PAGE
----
End of the War
The battle shattered Andriscus’ army and broke the Macedonian war effort. He tried to raise another army in Thrace, but after further defeats, was handed over by a Thracian named Byzes to the Romans, who soon consolidated their hold on Macedon.
Dio mentions “one Alexander” who now declared himself to be a son of Perseus and occupied the basin of the Nestus River, but was quickly defeated by Metellus and forced to flee into Dardania. Zonaras affirms this, but Livy and Eutropius do not mention him and instead only refer to an Alter pseudophilippus (second pseudo-Philip), in 143-142 BC, and that he was defeated by a quaestor, Lucius Temellius.
Metellus celebrated a triumph and gained the agnomen Macedonicus. Andriscus, after being paraded in this triumph, was executed.
Aftermath and Legacy
Soon afterwards, the Achaean League in 146 BC mobilised for a new war against the Roman Republic. This is sometimes referred to as the Achaean War, and was noted for its short duration and its timing right after the fall of Macedonia. Until this time, Rome had only campaigned in Greece in order to fight Macedonian forces, allies or clients. Rome’s military supremacy was well established, having defeated Macedonia and its vaunted Phalanx already on three occasions, and defeating superior numbers against the Seleucids in Asia. The Achaean leaders almost certainly knew that this declaration of war against Rome was hopeless, as Rome had triumphed against far stronger and larger opponents, the Roman legion having proved its supremacy over the Macedonian phalanx.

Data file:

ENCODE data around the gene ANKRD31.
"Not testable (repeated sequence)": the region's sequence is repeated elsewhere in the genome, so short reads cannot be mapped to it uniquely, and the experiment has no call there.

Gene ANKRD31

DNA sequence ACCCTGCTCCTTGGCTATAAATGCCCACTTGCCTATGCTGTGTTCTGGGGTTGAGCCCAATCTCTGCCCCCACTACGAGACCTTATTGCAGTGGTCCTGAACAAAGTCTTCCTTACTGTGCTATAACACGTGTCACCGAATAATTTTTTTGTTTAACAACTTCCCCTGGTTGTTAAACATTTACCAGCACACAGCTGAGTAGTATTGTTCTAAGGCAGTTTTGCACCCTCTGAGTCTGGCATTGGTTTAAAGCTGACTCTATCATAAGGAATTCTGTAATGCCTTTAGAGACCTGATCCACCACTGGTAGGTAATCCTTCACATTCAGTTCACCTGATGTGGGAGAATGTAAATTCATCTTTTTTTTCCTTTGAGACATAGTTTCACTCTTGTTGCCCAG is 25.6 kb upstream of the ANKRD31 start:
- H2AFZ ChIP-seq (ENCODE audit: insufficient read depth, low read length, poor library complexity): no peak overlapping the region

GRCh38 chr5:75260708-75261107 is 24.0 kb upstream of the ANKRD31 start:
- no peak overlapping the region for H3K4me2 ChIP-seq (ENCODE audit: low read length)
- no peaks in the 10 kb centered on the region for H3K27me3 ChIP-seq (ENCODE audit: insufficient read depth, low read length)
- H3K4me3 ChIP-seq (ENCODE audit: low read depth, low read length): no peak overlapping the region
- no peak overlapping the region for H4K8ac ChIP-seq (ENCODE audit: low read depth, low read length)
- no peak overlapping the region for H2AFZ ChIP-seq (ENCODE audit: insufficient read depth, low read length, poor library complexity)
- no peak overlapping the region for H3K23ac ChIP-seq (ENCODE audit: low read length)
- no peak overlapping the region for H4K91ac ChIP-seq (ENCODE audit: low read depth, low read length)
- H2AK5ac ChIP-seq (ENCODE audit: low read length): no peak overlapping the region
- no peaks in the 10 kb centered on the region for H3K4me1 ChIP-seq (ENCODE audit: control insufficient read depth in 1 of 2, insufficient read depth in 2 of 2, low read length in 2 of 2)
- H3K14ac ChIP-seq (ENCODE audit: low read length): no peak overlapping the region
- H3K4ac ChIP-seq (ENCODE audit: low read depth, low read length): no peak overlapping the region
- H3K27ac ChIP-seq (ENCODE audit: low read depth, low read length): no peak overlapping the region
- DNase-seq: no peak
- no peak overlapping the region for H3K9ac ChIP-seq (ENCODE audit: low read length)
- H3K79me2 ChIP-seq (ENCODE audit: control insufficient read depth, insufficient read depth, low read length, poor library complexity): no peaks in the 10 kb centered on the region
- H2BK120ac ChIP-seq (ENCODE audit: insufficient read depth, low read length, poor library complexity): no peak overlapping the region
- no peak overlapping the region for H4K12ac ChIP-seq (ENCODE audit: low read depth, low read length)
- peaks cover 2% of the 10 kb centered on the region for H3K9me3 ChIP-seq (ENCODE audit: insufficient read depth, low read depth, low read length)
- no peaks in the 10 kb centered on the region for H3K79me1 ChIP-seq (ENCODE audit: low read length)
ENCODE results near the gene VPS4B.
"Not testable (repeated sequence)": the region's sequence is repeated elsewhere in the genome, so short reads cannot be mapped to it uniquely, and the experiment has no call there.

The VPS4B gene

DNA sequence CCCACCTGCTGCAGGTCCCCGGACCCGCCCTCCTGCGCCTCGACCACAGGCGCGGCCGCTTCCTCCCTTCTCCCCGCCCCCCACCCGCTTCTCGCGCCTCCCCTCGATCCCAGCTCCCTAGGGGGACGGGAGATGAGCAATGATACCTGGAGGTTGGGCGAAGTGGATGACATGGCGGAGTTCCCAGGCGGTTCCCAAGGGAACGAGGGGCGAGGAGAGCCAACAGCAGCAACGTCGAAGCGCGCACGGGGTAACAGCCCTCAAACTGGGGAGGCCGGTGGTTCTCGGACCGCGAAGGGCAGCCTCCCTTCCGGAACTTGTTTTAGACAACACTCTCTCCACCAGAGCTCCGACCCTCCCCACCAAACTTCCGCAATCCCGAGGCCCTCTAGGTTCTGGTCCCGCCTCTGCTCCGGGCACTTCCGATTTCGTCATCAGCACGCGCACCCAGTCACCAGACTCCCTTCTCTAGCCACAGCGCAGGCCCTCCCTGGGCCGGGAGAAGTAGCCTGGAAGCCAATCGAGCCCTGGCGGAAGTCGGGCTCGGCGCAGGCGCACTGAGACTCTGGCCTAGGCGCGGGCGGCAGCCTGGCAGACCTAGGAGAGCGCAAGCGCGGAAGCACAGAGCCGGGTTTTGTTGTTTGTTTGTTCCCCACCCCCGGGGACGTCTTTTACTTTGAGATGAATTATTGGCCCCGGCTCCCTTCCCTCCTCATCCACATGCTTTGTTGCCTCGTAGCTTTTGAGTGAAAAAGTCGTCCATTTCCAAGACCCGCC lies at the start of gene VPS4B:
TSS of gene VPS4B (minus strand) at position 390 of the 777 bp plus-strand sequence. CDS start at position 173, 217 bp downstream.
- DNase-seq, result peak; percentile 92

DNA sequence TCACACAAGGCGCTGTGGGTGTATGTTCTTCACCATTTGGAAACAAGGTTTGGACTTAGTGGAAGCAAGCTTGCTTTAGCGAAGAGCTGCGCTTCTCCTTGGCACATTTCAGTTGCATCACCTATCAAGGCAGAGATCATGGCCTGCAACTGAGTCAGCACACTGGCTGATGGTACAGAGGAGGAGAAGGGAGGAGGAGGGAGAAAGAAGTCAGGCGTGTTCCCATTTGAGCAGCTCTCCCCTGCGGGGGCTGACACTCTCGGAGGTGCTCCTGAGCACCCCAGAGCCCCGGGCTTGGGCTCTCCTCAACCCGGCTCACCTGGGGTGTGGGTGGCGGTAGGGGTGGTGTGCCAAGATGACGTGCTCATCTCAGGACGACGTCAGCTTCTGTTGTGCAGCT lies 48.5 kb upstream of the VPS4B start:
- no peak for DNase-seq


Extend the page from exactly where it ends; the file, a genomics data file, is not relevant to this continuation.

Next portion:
Polybius blames the demagogues of the cities of the league for inspiring the population into a suicidal war. Hellenistic stirrings and the idea of triumphing against superior odds motivated the league into this rash decision. The Achaean League was swiftly defeated, and, as an object lesson, Rome utterly destroyed the city of Corinth in 146 BC, the same year that Carthage was destroyed. After nearly a century of constant crisis management in the Greek world, which always led back to internal instability and war when Rome pulled out, the Senate decided to establish the Roman province of Macedonia, covering all of mainland Greece and establishing a permanent Roman presence in the region, though a few territories like Athens and Sparta retained self-government and partial autonomy. More than a century later, Augustus would establish Achaea as a separate province.